36. Made under license in the PRC?
I find that hard to believe, but if it is true, then tomorrow's gondoliers are in deep trouble, because the two men in overalls who seemed to be the only workers in this boatyard could not in anyone's wildest imagination replace or even do basic maintenance on Venice's substantial fleet of gondolas on their own.
Gondola manufacturing is a complex and skilled process. Each boat is hand-crafted from 280 separate pieces of nine different kinds of wood. The main frame is oak, and other parts are made from beech, cherry, walnut, mahogany, fir, larch, elm, and lime.
Making a gondola supposedly takes about three months and a new gondola, with its seven layers of black lacquer, supposedly costs somewhere around 15,000-20,000 Euros. I keep saying 'supposedly', because to me, that doesn't sound like a lot of money for something hand-crafted with great precision into something so uniquely beautiful yet durable and functional and twice the length of an average car.
The price might be feasible if gondolas were manufactured with the same boat-building efficiency that used to operate in the old Venetian Arsenale, but sadly, there was no evidence of that sort of organisation or sense of urgency in this boatyard. I walked past this business every day for two weeks. The two workers were always there, sometimes sitting and chatting, sometimes standing and arguing, sometimes just hanging around smoking, but in all that time, nothing moved in the yard, and no visible progress was made on either of the boats propped up on the sawhorses.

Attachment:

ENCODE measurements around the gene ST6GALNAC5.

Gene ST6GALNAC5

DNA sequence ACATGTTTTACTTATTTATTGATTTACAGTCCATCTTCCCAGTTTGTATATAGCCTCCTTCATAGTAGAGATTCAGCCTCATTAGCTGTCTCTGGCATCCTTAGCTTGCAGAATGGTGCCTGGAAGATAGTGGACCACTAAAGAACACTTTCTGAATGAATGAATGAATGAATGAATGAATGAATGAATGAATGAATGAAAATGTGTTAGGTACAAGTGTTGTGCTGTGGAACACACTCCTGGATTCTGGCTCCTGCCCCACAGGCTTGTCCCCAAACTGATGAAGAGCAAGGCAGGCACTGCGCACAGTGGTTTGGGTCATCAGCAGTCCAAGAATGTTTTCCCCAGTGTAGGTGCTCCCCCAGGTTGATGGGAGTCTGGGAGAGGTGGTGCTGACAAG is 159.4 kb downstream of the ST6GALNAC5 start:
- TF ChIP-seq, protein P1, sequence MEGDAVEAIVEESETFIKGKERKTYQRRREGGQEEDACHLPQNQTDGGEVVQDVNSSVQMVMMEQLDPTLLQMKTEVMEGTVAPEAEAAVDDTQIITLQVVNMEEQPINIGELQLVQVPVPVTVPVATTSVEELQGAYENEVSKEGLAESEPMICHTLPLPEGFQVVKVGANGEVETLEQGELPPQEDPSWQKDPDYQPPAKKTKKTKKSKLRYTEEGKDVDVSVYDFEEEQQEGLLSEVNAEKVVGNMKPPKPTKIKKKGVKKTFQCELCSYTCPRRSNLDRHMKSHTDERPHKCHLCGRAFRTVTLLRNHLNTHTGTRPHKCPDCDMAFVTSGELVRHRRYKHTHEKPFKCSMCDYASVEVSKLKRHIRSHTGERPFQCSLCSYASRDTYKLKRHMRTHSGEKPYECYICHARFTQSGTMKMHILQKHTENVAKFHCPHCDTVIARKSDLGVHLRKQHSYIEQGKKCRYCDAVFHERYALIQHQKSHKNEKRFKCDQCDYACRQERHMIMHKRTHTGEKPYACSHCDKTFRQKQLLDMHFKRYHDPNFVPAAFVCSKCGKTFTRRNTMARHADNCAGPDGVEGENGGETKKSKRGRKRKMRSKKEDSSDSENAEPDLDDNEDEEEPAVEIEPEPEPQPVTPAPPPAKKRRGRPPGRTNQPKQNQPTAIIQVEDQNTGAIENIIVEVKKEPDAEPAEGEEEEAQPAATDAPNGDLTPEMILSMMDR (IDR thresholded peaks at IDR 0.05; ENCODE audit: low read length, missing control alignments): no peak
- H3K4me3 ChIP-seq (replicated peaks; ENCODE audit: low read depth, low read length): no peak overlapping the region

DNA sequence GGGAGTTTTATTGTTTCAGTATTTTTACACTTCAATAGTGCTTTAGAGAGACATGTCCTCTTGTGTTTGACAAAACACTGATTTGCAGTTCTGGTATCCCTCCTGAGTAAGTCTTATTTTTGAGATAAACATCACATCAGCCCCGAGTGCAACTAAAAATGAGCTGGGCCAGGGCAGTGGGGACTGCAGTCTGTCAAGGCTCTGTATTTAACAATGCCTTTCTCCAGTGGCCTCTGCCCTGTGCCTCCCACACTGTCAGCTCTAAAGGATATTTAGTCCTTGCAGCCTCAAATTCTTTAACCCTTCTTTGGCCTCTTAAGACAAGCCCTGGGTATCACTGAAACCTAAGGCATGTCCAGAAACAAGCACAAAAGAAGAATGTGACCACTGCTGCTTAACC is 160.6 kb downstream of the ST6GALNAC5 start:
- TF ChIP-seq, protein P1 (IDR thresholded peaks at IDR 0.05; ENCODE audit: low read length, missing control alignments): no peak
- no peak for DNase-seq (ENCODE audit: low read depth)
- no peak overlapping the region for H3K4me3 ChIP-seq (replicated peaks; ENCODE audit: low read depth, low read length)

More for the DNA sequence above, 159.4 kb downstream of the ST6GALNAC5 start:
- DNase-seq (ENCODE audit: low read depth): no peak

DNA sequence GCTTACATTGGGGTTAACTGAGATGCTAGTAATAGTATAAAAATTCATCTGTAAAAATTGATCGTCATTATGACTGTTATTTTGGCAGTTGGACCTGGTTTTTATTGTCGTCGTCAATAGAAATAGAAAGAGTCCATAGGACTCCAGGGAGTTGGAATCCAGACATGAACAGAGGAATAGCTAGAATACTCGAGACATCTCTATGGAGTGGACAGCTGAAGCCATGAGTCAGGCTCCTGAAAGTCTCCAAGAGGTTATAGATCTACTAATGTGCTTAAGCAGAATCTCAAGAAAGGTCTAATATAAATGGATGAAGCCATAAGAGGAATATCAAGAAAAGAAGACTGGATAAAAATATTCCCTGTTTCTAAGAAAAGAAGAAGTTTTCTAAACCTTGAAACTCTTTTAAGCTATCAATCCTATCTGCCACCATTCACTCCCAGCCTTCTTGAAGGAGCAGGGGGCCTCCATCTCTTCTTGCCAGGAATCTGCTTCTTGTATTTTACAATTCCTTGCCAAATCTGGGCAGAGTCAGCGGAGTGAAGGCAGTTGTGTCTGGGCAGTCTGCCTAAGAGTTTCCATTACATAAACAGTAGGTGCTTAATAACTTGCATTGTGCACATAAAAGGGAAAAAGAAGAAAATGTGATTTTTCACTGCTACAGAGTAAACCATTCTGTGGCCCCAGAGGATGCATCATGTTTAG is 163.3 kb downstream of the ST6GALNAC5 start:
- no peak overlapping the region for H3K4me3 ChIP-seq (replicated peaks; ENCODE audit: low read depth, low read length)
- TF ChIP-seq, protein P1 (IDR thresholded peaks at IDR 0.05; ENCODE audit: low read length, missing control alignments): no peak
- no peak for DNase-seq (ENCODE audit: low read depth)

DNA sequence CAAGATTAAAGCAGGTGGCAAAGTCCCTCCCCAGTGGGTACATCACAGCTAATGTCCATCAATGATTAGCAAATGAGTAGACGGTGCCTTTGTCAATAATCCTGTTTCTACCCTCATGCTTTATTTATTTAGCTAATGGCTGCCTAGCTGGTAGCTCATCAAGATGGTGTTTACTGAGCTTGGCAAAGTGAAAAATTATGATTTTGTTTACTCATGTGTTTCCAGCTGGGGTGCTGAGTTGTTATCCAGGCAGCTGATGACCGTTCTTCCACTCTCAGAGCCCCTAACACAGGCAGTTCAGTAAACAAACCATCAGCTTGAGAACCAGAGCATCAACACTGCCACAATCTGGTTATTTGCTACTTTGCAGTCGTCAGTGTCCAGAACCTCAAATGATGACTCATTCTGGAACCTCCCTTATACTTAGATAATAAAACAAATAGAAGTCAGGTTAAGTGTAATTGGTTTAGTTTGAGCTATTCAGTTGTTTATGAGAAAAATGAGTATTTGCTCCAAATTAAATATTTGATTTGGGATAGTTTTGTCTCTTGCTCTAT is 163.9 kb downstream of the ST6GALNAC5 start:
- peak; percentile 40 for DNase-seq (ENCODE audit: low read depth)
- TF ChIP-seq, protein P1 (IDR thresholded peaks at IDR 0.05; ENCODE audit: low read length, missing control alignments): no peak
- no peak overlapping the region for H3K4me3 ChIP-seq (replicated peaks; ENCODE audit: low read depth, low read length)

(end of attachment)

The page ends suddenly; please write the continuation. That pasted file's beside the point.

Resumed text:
Perhaps this boatyard is an illusion created just for the tourists. Perhaps they don't make gondolas in Venice at all anymore. Perhaps they are actually stamped out of fiberglass in China. Don't laugh, that idea's a lot more credible than trying to imagine this boatyard as the engine room of the gondola manufacturing industry.